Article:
Thursday, July 15, 2021
Laurence Meynell's The Frightened Man
Laurence Meynell (1899-1989) was a British writer and he was one of those writers who had a long and successful career only to have his books disappear into oblivion after his death. He wrote at least 150 books in various genre. His detective fiction included the series of Hooky Heffernan private eye mystery thrillers.
Business hasn’t been too good for our narrator, Hooky Heffernan, and his betting on the ponies hasn’t been too successful recently either. He is therefore very happy when a client turns up. A thin rather owlish individual named Edward Ryder. Ryder’s problem is that he needs to stay alive until the following Friday. Obviously he’d like to stay alive after that as well, but surviving until Friday is the immediate priority.
Ryder is a high school science teacher and part-time inventor and he’s come up with an invention that he thinks is pretty exciting. It could revolutionise the textile industry. He’s a clever chap when it comes to science but a bit of an innocent when it comes to dealing with the world. It never occurred to him that there might be powerful interest groups that don’t want the textile industry revolutionised because they’re doing very nicely as it is. Now Ryder suspects that some such group is determined to stop him from developing his invention any further. They’re prepared to take drastic steps to stop him. They’ve already tried to kidnap him.
Hooky thinks of himself as a pretty hardboiled character but he really doesn’t like powerful people who want to push around innocents like Edward Ryder. Hooky takes the case.
Hooky’s first lead comes from the boarding house where Ryder lives. The landlady, Mrs Malden, denies that any such person has ever lived there. Now Hooky is really interested. He picks up some more pointers from two women who seem to be involved in the case but in ways that are not at all clear to our hero. There’s Joyce Malden, the step-daughter of the landlady, and there’s Ann Deighton. Ann is hopelessly in love with Ryder which is awkward since she’s married. Both of these women have connections to men who may also have some interest in Edward Ryder’s future. And a third woman will later make her appearance, to make things a bit more difficult for Hooky.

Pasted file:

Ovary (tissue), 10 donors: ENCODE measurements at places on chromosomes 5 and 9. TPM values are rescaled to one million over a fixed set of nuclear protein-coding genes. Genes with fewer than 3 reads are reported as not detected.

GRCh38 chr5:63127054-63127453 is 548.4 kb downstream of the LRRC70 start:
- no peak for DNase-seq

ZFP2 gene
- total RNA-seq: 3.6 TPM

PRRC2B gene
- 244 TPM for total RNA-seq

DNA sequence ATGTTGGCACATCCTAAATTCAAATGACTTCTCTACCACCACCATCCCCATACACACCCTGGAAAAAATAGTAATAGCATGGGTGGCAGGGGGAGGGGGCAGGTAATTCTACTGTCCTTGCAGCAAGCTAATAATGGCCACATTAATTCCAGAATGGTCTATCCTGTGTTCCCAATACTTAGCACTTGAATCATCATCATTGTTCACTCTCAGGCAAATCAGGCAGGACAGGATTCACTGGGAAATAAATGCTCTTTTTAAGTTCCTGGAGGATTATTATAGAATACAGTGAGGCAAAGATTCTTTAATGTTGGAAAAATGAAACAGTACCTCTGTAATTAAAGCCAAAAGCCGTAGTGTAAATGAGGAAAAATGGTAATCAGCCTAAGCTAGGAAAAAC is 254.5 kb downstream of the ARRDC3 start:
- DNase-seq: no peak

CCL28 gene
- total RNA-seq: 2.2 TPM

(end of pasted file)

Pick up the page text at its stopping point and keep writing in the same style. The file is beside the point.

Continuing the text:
It doesn’t take Hooky too long to get a pretty fair idea of what’s going on, his main problem being that there are some nasty types conspiring against poor Ryder and there are lots of people mixed up in the scheme whom Hooky may or may not be able to trust. And time is not on his side.
This is a book that is somewhat franker about sexual matters than you might expect in 1952.
It also has some of the disillusioned postwar British austerity atmosphere that is rather interesting. There’s lots of financial deprivation even for the lower middle class and lots of everyday items that are simply unobtainable. Hooky fondly remembers the days when one could actually buy cheese. There’s also a rather stifling social atmosphere. Meynell indulges just a little in subtle but not too intrusive social commentary. Social commentary is something I generally dislike, mostly because it’s usually badly done. In this book however it really is unobtrusive and it’s integrated into the plot. If you must do social commentary this is the way to do it.
The characters have some complexity. They have plausible motivations and on the whole behave like real people. Even when they do irrational things they do irrational things that are in character. The two major female characters have surprising depth.
Hooky Heffernan is an engaging hero. He’s a slightly irresponsible chap who spends too much time in bars, betting on horses and chasing women. He’s nowhere near as hardboiled as he likes to imagine. He’s genuinely fascinated by people and he has a certain basic decency. He’s a bit of a rough diamond but he’s likeable and amusing.
I love the cover of the 1950s Fontana paperback edition. It suggests a steamy potboiler containing existential despair, torrid romance and maybe even a bit of sleazy sex. But it’s not that kind of book at all.
In the 1950s this is the sort of book you’d have picked up a railway bookstall. It would have provided not-too-demanding entertainment to enliven a dull train journey and by the next day you’d have largely forgotten it. But the next time you had to take a train journey you’d quite happily buy another of his books.
This is a thriller rather than a mystery and the plot is not exactly bursting with originality or inspiration. It’s best described as serviceable. Meynell’s style is bright and breezy, moderately hardboiled in an English sort of way and with some dashes of humour. The main interest in reading this book is that it’s the kind of competently executed harmless entertainment low-key thriller that was so typical of its time. I must admit that I rather enjoyed it. Recommended.